14 October , 2019 Fdiindia
Change In FDI/FPI Classification By SEBI To Affect Offshore Funds
Following the 10 per cent minimum ownership threshold by the capital markets regulator in order to classify equity holdings that are below this level as portfolio investments, minority stakes in Indian companies, purchased by several offshore funds as through the foreign direct investment route are now facing uncertainty.
This change in classification was enforced by SEBI (Securities and Exchange Board of India). Now, private equity companies, which has already made their investments as foreign direct investment will be required to secure license as foreign portfolio investors (FPI). Why this is not a great news for companies already making an investment is because obtaining this license will increase their compliance and regulatory burden. Earlier, with overseas direct investment, companies did not require any license.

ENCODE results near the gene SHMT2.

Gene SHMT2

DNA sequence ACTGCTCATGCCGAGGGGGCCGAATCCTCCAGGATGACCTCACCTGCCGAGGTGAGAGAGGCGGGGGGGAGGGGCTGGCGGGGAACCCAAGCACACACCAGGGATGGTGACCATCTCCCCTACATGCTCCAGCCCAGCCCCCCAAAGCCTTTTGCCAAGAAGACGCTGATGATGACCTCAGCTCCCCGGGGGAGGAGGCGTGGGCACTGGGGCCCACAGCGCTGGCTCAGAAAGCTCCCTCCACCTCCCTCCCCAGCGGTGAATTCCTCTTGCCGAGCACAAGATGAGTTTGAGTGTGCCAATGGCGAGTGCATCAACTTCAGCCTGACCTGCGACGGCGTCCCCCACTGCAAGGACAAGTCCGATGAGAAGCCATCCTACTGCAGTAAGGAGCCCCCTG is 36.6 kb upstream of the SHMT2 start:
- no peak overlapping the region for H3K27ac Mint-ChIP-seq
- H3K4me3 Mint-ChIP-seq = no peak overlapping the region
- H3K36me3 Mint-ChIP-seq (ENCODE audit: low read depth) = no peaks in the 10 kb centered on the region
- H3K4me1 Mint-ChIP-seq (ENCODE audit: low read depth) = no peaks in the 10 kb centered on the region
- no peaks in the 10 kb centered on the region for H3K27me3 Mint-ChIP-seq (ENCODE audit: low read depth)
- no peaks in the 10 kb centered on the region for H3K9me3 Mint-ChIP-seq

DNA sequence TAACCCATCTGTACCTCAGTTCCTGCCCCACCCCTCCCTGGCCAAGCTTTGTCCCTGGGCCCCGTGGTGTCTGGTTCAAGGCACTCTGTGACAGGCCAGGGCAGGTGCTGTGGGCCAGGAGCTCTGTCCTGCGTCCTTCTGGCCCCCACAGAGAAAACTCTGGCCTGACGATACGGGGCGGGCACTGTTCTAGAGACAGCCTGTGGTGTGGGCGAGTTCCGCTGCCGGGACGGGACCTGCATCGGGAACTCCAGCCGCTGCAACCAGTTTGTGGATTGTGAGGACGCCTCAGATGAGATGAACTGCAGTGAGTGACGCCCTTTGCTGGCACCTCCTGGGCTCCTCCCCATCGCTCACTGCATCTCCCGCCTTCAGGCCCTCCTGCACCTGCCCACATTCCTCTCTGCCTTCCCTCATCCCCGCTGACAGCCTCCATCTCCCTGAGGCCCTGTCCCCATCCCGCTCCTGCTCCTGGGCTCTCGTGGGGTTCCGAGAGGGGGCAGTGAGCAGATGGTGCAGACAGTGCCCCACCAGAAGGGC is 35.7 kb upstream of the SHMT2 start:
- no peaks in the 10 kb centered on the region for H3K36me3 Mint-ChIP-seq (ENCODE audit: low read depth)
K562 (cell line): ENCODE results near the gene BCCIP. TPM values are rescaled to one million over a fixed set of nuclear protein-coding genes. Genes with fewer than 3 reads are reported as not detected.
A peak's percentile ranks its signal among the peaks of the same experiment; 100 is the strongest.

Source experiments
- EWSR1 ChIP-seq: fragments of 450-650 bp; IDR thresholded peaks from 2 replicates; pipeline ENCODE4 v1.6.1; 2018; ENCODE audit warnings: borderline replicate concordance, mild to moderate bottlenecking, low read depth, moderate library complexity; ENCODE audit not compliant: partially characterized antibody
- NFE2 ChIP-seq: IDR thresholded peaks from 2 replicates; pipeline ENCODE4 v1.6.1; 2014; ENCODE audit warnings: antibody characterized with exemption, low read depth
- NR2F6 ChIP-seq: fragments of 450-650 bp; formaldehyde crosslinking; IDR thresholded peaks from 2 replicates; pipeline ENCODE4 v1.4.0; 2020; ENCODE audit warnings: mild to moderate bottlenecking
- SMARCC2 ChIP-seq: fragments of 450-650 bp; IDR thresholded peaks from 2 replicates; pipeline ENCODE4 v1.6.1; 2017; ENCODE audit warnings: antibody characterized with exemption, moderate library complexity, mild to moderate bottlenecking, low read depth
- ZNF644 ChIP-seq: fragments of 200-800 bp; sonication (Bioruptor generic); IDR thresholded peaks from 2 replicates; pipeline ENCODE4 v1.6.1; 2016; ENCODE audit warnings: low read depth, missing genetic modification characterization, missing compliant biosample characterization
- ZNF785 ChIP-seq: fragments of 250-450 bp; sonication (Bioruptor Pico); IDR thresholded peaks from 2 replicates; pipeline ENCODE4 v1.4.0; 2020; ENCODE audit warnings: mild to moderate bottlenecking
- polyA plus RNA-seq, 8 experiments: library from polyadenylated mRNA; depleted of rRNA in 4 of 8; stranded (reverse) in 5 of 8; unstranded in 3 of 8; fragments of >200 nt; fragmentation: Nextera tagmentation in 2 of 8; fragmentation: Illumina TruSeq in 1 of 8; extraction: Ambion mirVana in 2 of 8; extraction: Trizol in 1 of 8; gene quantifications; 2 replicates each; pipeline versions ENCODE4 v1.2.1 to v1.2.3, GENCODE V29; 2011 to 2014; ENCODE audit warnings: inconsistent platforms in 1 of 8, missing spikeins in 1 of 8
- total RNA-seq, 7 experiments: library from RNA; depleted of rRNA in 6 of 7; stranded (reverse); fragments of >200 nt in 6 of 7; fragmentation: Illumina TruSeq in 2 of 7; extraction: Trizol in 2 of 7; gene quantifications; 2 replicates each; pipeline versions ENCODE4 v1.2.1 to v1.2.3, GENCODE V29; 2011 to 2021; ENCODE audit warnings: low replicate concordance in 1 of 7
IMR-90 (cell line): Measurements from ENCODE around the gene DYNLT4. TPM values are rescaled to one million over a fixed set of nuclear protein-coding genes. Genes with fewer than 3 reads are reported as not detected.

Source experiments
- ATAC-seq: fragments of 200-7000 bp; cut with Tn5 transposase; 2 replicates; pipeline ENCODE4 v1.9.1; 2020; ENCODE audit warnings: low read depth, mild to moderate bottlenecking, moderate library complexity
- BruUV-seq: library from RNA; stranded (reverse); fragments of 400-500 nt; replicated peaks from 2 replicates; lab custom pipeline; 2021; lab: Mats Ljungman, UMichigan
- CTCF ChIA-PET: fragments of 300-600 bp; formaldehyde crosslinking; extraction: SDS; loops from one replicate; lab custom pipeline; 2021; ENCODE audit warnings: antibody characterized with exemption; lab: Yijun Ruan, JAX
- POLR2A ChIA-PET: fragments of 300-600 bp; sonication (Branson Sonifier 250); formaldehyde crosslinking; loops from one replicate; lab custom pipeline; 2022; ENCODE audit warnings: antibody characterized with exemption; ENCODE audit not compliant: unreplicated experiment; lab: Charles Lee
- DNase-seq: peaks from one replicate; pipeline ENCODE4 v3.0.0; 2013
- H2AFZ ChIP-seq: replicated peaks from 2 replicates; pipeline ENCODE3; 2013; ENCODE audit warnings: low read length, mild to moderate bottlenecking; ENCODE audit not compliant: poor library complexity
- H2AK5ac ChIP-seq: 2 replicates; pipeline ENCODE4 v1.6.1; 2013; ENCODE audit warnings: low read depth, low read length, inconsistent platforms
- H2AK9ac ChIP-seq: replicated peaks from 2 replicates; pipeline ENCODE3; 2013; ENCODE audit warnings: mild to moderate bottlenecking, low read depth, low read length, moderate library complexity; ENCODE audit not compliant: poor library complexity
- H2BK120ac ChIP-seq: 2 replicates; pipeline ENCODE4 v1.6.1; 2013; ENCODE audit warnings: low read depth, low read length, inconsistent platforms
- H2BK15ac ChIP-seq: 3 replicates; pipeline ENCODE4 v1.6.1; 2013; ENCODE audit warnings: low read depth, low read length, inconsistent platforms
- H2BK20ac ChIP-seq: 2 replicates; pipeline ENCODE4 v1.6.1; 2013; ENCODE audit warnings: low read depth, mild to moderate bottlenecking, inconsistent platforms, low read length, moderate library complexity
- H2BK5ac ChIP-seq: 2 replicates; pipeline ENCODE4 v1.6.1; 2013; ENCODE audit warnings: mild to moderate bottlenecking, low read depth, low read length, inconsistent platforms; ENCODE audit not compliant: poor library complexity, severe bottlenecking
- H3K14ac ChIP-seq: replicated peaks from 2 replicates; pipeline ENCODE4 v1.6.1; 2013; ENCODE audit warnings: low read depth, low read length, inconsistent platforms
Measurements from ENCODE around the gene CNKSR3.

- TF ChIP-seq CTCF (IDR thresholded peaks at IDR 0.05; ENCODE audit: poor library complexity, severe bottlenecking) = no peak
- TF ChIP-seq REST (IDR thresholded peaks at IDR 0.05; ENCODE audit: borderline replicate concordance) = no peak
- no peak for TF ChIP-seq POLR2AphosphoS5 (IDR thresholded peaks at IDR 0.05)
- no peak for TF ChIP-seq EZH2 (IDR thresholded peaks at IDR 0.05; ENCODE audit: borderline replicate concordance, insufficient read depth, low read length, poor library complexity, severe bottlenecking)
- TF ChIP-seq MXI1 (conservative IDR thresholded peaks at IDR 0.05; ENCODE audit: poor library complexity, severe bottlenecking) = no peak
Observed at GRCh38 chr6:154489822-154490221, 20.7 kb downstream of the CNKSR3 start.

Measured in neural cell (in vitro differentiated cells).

According to the data released by the central bank, in 2019, the foreign direct investment equity inflows amounted to $62 billion.
Previously, classification of an investment was determined by the route through which the investment was being made. Now, with the change in norms, if a foreign fund buys less than 10 per cent stake in a company, such an investment will be considered FPI regardless of the route chosen. Conversely, if the ownership of an FPI in a company crosses 10 per cent, such an investment would be considered foreign direct investment.